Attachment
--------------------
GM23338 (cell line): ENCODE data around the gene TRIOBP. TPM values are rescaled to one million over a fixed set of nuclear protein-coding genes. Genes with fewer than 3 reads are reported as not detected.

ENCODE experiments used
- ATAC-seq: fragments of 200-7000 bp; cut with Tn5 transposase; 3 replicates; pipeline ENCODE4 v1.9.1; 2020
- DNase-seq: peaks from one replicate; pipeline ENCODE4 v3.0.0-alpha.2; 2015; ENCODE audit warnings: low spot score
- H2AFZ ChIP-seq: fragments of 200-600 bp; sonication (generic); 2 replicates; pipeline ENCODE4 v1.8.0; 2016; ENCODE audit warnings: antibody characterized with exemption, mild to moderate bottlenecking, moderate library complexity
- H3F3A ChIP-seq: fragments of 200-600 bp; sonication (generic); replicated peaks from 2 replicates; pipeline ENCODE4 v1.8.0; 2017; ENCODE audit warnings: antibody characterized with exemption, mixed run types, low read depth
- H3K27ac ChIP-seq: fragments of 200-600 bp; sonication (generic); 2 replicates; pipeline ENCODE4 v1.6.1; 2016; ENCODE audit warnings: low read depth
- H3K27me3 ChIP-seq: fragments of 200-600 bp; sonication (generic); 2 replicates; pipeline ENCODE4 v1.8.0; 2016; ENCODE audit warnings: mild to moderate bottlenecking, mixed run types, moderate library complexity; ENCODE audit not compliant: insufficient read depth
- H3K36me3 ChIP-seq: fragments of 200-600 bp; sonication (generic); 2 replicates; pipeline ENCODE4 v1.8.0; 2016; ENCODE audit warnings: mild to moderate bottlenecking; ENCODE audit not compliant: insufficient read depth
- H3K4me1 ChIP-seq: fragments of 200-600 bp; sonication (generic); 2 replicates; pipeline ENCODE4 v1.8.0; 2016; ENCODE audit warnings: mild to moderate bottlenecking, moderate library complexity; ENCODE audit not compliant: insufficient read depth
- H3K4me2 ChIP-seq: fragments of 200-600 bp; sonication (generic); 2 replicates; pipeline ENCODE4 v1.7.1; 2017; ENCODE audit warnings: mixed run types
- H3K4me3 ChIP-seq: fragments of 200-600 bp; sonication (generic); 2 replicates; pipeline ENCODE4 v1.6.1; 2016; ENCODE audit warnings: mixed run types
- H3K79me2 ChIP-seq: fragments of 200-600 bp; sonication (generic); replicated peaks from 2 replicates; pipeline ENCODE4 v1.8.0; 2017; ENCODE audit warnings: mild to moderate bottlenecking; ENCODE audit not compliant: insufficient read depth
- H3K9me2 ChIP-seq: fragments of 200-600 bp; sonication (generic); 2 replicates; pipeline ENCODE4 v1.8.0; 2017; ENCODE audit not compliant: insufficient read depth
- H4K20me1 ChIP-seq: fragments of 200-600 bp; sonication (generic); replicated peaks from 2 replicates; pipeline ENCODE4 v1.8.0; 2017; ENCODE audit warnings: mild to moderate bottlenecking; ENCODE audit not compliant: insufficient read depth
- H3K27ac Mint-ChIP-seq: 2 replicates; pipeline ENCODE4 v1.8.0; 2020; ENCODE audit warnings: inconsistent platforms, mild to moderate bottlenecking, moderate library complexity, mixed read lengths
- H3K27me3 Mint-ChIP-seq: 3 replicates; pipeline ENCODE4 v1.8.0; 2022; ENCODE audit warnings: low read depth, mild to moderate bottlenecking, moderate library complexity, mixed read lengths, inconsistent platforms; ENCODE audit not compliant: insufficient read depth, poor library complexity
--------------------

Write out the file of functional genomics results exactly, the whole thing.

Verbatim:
GM23338 (cell line): ENCODE data around the gene TRIOBP. TPM values are rescaled to one million over a fixed set of nuclear protein-coding genes. Genes with fewer than 3 reads are reported as not detected.

ENCODE experiments used
- ATAC-seq: fragments of 200-7000 bp; cut with Tn5 transposase; 3 replicates; pipeline ENCODE4 v1.9.1; 2020
- DNase-seq: peaks from one replicate; pipeline ENCODE4 v3.0.0-alpha.2; 2015; ENCODE audit warnings: low spot score
- H2AFZ ChIP-seq: fragments of 200-600 bp; sonication (generic); 2 replicates; pipeline ENCODE4 v1.8.0; 2016; ENCODE audit warnings: antibody characterized with exemption, mild to moderate bottlenecking, moderate library complexity
- H3F3A ChIP-seq: fragments of 200-600 bp; sonication (generic); replicated peaks from 2 replicates; pipeline ENCODE4 v1.8.0; 2017; ENCODE audit warnings: antibody characterized with exemption, mixed run types, low read depth
- H3K27ac ChIP-seq: fragments of 200-600 bp; sonication (generic); 2 replicates; pipeline ENCODE4 v1.6.1; 2016; ENCODE audit warnings: low read depth
- H3K27me3 ChIP-seq: fragments of 200-600 bp; sonication (generic); 2 replicates; pipeline ENCODE4 v1.8.0; 2016; ENCODE audit warnings: mild to moderate bottlenecking, mixed run types, moderate library complexity; ENCODE audit not compliant: insufficient read depth
- H3K36me3 ChIP-seq: fragments of 200-600 bp; sonication (generic); 2 replicates; pipeline ENCODE4 v1.8.0; 2016; ENCODE audit warnings: mild to moderate bottlenecking; ENCODE audit not compliant: insufficient read depth
- H3K4me1 ChIP-seq: fragments of 200-600 bp; sonication (generic); 2 replicates; pipeline ENCODE4 v1.8.0; 2016; ENCODE audit warnings: mild to moderate bottlenecking, moderate library complexity; ENCODE audit not compliant: insufficient read depth
- H3K4me2 ChIP-seq: fragments of 200-600 bp; sonication (generic); 2 replicates; pipeline ENCODE4 v1.7.1; 2017; ENCODE audit warnings: mixed run types
- H3K4me3 ChIP-seq: fragments of 200-600 bp; sonication (generic); 2 replicates; pipeline ENCODE4 v1.6.1; 2016; ENCODE audit warnings: mixed run types
- H3K79me2 ChIP-seq: fragments of 200-600 bp; sonication (generic); replicated peaks from 2 replicates; pipeline ENCODE4 v1.8.0; 2017; ENCODE audit warnings: mild to moderate bottlenecking; ENCODE audit not compliant: insufficient read depth
- H3K9me2 ChIP-seq: fragments of 200-600 bp; sonication (generic); 2 replicates; pipeline ENCODE4 v1.8.0; 2017; ENCODE audit not compliant: insufficient read depth
- H4K20me1 ChIP-seq: fragments of 200-600 bp; sonication (generic); replicated peaks from 2 replicates; pipeline ENCODE4 v1.8.0; 2017; ENCODE audit warnings: mild to moderate bottlenecking; ENCODE audit not compliant: insufficient read depth
- H3K27ac Mint-ChIP-seq: 2 replicates; pipeline ENCODE4 v1.8.0; 2020; ENCODE audit warnings: inconsistent platforms, mild to moderate bottlenecking, moderate library complexity, mixed read lengths
- H3K27me3 Mint-ChIP-seq: 3 replicates; pipeline ENCODE4 v1.8.0; 2022; ENCODE audit warnings: low read depth, mild to moderate bottlenecking, moderate library complexity, mixed read lengths, inconsistent platforms; ENCODE audit not compliant: insufficient read depth, poor library complexity